Helena Kaufman comments on how Ricardo’s situation suggests a wider paradigm at work, something that addresses vital questions of identity and social presence in modern Portuguese history. In this context, Kaufman writes how perceptions “are characterized by an internal logic and ‘realism’ of presentation and constitute alongside myths and legends, also evoked throughout Saramago’s texts, one more form of recuperating the minor within history” (Kaufman 178). It is important to situate and contextualize the figure of Ricardo in the Pessoan scheme for the critical placement of his priorities. Helena Carvalhao Buescu rightly points out that the orientation of Ricardo is that of a Classicist: “Reis was a classicist formally trained as a physician, and all his poems incessantly repeat the typical crossing between Epicureanism and Stoicism that Horace’s odes, from whom Reis draws so deeply, displayed” (Buescu 75). The manner in which Ricardo is projected as having interest in newspapers is fascinatingly evoked in Saramago’s narrative. The opening pages of the novel shed light on the process of characterization that Saramago employs in The Year of the Death of Ricardo Reis. When Ricardo arrives in Lisbon from Brazil after a long gap of sixteen years at the very end of 1935, the newspaper serves to span out developments that present more than the previous day’s events.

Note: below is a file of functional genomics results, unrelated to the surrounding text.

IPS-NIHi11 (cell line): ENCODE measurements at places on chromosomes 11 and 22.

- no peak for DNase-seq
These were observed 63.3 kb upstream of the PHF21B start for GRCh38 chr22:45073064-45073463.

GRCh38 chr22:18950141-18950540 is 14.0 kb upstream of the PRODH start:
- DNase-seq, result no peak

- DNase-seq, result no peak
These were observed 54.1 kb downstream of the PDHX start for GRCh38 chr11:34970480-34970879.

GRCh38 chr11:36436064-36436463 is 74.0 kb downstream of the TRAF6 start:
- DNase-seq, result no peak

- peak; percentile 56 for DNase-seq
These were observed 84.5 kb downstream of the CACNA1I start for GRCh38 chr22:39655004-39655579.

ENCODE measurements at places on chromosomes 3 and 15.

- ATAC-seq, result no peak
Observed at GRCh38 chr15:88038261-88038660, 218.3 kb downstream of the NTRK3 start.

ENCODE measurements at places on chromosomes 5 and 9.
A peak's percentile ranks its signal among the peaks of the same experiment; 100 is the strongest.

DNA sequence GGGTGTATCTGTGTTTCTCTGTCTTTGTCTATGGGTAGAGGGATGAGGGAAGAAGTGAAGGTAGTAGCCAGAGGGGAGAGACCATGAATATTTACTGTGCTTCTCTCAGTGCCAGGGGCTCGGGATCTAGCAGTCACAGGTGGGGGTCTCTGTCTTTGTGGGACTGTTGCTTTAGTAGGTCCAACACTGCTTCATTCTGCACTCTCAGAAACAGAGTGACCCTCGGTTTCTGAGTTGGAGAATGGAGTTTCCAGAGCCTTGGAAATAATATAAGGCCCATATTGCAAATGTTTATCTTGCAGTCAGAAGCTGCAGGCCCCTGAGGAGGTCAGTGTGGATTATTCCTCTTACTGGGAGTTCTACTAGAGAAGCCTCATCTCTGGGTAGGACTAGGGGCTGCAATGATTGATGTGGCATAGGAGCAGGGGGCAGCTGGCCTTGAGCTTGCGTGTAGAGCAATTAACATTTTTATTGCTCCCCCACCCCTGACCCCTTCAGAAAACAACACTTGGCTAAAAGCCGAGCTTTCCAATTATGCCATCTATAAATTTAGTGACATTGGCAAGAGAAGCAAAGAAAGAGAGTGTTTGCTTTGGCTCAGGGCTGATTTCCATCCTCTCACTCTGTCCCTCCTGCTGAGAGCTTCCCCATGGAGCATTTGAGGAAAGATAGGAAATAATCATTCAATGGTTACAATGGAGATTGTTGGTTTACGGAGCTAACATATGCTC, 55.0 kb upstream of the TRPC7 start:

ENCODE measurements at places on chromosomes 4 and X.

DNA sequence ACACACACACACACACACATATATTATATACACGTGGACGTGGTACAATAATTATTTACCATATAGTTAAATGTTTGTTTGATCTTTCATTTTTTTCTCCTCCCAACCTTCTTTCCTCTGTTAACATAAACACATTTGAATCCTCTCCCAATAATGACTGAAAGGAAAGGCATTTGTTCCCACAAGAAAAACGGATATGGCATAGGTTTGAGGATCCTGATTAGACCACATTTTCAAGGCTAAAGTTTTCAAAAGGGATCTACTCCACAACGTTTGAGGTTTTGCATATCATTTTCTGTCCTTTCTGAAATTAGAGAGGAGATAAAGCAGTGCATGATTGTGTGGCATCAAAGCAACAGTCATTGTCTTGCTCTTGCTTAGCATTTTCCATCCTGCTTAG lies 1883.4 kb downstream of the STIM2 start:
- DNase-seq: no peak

The narrator’s historically attuned eye traces the information in print as a visibly tired Ricardo moves across planes of personal memory and social history to mark out a frame of reference for which the newspapers serve as the veritable index. In the narrative, the newspaper facilitates a chain of recollections which cover the social landscape of the times very well. Saramago’s narrative process encompasses a wide variety of cultural registers in the course of the representation. The attention given to history and the lateral placement of contemporary developments alongside Ricardo’s playful erasure of the self may appear surreal but the frame of realism is consistently maintained. It is important to consider the opening sequence of the novel to place the representation of newspapers in the scheme of things, especially in the way it plays a part in the subsequent characterization of Ricardo Reis. As he settles down in the hotel room during his first night in Lisbon on his return from Brazil, Ricardo’s responds to the newspapers not just as them being documents of events that had taken place the previous day; he also sees in them the possibility of connecting his experience of the place and time which enables him to examine the social and cultural dimensions of Lisbon with fresh eyes: